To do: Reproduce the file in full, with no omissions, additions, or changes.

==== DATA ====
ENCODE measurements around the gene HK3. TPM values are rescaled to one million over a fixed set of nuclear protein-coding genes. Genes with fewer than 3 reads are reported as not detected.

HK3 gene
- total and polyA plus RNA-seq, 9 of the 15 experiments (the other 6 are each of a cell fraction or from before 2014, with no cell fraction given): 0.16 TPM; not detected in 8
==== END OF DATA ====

ENCODE measurements around the gene HK3. TPM values are rescaled to one million over a fixed set of nuclear protein-coding genes. Genes with fewer than 3 reads are reported as not detected.

HK3 gene
- total and polyA plus RNA-seq, 9 of the 15 experiments (the other 6 are each of a cell fraction or from before 2014, with no cell fraction given): 0.16 TPM; not detected in 8